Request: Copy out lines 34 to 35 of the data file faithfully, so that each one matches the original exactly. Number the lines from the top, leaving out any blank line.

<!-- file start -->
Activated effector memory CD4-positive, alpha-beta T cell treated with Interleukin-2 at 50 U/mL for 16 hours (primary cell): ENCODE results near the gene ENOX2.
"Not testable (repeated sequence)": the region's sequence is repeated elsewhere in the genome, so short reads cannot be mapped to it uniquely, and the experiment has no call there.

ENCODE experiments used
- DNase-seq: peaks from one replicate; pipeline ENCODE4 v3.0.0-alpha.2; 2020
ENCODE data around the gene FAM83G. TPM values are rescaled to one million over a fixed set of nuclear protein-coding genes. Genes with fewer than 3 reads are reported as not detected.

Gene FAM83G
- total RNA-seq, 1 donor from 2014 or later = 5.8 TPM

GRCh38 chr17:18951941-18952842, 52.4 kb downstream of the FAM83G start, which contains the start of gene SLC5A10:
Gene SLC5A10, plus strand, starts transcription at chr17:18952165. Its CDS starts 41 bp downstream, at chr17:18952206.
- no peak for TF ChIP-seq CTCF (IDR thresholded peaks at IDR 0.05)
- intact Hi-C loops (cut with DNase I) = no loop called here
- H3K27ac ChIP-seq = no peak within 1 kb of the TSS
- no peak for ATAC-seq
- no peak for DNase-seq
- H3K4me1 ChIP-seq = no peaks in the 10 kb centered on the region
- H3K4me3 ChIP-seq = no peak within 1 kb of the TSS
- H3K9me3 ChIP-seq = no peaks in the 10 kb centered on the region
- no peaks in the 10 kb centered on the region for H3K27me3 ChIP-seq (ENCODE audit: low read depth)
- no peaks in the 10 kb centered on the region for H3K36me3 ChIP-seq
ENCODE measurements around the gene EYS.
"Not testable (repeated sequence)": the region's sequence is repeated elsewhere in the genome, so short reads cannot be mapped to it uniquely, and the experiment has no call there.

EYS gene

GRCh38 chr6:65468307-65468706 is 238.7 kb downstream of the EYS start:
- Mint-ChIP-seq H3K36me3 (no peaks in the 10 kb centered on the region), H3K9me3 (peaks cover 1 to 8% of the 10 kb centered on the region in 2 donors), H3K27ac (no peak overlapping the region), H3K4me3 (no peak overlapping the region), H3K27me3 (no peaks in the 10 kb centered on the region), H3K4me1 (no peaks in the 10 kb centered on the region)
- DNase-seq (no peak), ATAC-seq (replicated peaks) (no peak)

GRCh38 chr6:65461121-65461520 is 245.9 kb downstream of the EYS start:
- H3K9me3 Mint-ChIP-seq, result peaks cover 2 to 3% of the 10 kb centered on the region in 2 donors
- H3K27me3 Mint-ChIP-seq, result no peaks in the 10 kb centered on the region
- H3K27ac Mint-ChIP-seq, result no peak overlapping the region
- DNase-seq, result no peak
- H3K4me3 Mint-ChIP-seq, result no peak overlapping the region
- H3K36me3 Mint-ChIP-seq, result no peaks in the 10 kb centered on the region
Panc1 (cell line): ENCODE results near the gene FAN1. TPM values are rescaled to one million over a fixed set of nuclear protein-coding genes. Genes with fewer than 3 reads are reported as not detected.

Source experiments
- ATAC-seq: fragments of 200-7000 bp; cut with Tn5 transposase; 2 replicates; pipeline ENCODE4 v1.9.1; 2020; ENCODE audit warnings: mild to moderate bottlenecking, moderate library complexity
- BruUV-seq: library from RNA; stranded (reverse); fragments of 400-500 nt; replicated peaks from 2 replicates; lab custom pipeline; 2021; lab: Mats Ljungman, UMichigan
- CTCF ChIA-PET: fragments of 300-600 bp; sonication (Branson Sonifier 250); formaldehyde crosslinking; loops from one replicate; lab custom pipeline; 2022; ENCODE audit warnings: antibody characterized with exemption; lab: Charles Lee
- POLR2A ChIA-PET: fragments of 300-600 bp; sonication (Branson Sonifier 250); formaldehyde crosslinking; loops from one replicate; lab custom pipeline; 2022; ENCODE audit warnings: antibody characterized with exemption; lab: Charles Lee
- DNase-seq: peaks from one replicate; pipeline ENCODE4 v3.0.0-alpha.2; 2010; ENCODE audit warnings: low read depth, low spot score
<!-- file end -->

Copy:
Source experiments
- ATAC-seq: fragments of 200-7000 bp; cut with Tn5 transposase; 2 replicates; pipeline ENCODE4 v1.9.1; 2020; ENCODE audit warnings: mild to moderate bottlenecking, moderate library complexity